"So we won't actually need you until after lunch. It'll give you time to find your feet, get settled in."
"Thanks," I say weakly. "Where do I get... er... changed?"
"Well, Cactus uses the office, or sometimes she uses the loos down the corridor, first left then right."
"Yes, she's been with us for years. Our most experienced model. Any problems, ask her. She knows as much as we do I reckon. Actually, it's her birthday today and we're all going down to the pub at lunch time. You'll come, won't you?"
"Thanks, I'd like that." What sort of a name is Cactus, I wonder? Later, in the pub, she introduces herself.
"G'day, I hear you're the new competition."
She looks like Zandra Rhodes on a bad day. It's hard to tell how old she is, and no one's guessing, but not young. Australian. Henna'd hair, long, caught up on one side with a ribbon and some beads. Drop-out from a hippie trail that petered out in Clapham. Nobody knows why she moved to St Albans but she's been at the art college for years. Did St Martins and Goldsmiths and was hung in the National Portrait Gallery several times she reckoned. BP Portrait Awards, and it was true because I checked. Professional interest. If I was to learn from her I needed to check out her credentials.
It's a short pose to start. Paul shows me what he wants then takes my dressing gown from me. If he hadn't I don't think I would have let it go. He's very good. Never lets on that it's my first time. Gives the students their instructions and then winks at me. All I can hear is the scratch, scratch of charcoal on paper. I just look down at my feet and try to calm the tremor in my knee.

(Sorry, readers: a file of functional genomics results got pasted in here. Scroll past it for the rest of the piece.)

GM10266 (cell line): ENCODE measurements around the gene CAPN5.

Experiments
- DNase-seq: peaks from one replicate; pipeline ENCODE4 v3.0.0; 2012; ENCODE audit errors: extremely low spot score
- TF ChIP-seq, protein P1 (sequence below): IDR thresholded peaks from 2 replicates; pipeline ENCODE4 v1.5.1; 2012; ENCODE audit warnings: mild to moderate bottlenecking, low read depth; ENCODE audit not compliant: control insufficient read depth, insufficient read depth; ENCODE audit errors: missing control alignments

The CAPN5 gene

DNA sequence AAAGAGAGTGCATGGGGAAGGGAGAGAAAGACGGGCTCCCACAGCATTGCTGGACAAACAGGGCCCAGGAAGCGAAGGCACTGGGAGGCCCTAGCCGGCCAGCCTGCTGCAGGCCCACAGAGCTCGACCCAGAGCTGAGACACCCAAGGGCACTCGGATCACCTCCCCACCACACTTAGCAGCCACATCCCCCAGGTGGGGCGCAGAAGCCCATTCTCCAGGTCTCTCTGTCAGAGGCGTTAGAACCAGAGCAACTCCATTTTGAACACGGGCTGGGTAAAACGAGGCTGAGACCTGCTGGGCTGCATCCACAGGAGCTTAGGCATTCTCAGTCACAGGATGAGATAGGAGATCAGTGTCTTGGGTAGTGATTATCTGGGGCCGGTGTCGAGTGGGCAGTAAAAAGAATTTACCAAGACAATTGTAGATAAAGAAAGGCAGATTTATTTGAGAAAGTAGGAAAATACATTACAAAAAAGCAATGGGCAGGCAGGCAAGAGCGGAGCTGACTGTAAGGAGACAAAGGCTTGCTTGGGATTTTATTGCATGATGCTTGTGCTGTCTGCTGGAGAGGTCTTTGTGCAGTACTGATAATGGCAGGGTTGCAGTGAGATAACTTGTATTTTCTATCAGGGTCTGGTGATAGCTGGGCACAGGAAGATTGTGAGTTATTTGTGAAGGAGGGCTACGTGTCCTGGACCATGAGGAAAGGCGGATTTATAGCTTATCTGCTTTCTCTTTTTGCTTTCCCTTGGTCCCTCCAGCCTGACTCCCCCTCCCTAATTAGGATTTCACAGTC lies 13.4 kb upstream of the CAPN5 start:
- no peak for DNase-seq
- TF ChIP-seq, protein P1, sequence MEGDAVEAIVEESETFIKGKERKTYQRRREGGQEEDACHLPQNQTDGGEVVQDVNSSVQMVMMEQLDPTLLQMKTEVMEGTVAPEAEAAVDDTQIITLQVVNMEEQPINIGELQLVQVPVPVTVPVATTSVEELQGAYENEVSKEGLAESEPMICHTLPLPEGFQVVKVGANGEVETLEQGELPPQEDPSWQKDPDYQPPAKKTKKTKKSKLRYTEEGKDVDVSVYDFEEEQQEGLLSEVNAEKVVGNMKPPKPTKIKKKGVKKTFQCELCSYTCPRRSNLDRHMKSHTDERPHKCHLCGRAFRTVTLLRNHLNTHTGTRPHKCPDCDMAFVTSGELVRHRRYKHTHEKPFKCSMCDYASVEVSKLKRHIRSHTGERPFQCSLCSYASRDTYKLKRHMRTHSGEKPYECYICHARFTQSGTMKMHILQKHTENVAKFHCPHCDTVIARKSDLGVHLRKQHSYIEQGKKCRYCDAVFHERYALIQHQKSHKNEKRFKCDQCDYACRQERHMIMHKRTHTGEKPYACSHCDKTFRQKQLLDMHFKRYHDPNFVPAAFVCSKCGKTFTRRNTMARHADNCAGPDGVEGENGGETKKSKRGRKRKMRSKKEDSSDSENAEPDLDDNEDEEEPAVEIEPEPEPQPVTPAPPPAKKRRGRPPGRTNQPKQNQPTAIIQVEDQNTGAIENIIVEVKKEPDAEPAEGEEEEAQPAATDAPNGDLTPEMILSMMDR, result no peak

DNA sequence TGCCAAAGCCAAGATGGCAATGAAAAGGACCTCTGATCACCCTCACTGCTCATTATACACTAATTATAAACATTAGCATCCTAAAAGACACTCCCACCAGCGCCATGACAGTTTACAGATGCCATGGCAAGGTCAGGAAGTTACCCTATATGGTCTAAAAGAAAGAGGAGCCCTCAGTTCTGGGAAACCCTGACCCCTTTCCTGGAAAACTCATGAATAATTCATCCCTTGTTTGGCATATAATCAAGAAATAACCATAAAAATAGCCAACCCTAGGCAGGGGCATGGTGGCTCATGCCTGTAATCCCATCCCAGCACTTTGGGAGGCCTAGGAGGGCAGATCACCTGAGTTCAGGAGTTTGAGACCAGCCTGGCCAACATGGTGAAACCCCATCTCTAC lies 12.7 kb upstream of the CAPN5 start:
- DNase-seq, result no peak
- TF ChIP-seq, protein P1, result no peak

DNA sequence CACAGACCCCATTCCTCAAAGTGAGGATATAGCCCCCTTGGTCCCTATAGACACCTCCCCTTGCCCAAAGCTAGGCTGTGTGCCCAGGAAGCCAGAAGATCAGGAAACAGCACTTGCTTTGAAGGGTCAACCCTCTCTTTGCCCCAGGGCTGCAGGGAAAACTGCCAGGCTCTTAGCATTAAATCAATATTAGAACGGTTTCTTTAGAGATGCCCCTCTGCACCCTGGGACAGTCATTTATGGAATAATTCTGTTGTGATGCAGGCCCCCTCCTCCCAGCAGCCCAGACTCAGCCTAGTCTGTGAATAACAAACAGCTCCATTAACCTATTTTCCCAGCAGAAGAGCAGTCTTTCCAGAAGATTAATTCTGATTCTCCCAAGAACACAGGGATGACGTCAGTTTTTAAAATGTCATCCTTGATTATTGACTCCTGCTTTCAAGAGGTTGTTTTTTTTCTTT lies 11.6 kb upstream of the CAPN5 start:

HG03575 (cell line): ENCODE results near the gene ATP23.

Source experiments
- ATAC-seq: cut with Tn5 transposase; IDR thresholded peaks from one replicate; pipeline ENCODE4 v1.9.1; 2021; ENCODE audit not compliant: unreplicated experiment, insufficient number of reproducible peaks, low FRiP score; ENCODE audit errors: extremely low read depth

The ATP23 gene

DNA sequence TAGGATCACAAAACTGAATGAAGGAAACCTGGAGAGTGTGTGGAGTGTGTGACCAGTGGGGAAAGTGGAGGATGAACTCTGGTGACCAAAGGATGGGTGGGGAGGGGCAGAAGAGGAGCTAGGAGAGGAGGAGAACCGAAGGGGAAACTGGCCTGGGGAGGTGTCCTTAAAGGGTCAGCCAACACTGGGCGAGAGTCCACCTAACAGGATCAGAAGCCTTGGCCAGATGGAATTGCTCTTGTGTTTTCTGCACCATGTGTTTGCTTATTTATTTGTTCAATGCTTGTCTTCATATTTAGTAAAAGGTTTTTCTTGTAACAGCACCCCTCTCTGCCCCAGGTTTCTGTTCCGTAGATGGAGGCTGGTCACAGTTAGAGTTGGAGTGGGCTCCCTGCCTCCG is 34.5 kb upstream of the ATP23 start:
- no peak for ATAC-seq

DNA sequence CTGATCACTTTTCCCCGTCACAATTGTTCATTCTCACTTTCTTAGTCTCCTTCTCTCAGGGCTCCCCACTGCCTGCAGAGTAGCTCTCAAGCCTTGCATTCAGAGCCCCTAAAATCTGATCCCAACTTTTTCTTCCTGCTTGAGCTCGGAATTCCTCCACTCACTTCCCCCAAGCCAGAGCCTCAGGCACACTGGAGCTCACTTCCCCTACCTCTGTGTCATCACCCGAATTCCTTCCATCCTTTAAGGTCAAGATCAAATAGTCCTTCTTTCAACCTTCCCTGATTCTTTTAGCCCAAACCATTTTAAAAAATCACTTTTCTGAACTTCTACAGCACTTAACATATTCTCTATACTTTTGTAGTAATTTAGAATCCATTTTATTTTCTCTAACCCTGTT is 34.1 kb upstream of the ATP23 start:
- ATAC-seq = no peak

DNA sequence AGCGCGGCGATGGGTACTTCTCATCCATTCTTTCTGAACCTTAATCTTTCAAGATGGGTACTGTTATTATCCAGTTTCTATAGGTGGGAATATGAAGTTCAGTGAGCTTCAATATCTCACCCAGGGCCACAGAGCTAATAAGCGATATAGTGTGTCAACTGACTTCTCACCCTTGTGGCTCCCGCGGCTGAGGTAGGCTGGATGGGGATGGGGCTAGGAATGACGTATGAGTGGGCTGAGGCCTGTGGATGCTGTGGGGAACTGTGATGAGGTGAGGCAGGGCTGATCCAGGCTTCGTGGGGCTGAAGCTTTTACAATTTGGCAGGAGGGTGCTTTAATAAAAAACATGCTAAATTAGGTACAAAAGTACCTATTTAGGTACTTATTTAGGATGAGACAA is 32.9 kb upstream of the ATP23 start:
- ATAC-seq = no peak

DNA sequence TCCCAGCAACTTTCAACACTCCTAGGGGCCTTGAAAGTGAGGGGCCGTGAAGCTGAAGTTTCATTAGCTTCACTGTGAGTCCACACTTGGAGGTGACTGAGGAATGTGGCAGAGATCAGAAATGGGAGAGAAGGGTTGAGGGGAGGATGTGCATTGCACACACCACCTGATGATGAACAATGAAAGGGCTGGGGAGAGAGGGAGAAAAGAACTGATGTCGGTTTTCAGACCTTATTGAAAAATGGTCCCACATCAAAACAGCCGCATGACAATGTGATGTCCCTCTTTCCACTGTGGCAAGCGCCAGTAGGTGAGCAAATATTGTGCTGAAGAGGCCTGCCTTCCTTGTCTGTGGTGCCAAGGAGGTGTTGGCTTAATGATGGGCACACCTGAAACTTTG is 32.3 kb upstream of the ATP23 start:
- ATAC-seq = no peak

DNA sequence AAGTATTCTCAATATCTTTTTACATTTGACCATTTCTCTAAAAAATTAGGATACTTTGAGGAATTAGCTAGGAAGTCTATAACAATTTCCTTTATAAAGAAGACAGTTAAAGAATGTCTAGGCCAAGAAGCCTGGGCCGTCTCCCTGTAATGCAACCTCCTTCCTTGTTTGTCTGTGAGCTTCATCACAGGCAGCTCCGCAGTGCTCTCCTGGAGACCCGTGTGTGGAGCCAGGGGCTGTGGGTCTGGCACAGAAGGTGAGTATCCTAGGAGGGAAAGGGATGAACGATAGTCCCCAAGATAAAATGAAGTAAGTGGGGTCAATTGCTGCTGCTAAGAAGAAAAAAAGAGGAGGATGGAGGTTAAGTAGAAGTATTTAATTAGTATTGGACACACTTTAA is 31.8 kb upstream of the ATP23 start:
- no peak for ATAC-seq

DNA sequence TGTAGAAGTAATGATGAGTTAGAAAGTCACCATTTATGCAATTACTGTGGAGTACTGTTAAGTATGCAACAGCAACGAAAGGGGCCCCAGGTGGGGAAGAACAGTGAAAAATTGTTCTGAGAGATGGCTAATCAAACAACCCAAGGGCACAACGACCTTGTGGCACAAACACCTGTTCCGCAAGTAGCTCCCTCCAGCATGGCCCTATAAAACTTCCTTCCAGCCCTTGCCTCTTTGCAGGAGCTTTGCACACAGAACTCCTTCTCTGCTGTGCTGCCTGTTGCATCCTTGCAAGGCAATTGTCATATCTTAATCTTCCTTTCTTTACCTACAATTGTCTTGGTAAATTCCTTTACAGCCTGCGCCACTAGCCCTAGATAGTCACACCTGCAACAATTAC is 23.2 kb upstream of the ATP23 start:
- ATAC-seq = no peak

Later, in the loo getting dressed, Cactus bursts in from her class. I have my back to her and she's going on about some 'bloody little shit' in her class. I turn to say something and that's when I notice her breast. Or rather, the lack of it. Immediately I look away but she's noticed.
"Aw don't let the boob freak you, kid. We're all used to it around here. Did you hear what I was telling you about that snotty little shit in Duncan's group?"
I'm a bit thrown, but collect myself together quickly and we go down to the refectory for a coffee. I don't mention her breast, but that night I can't get her out of my mind. Next day I have a word with Paul.
"Let me show you something," he says and leads the way into a store room. He rummages through print drawers pulling out sheet after sheet. He clears a space on the bench and spreads out the contents of an old portfolio. "This work goes back years," he says, "before Cactus became ill. She always brought out the best in students, but after her op she was even better. Look at this." He points out a pencil sketch in which a younger Cactus is depicted curled in a foetal position. Another, lying on her back. One sitting reading a book. "Now look at these later ones", Paul urges. "Look at the face."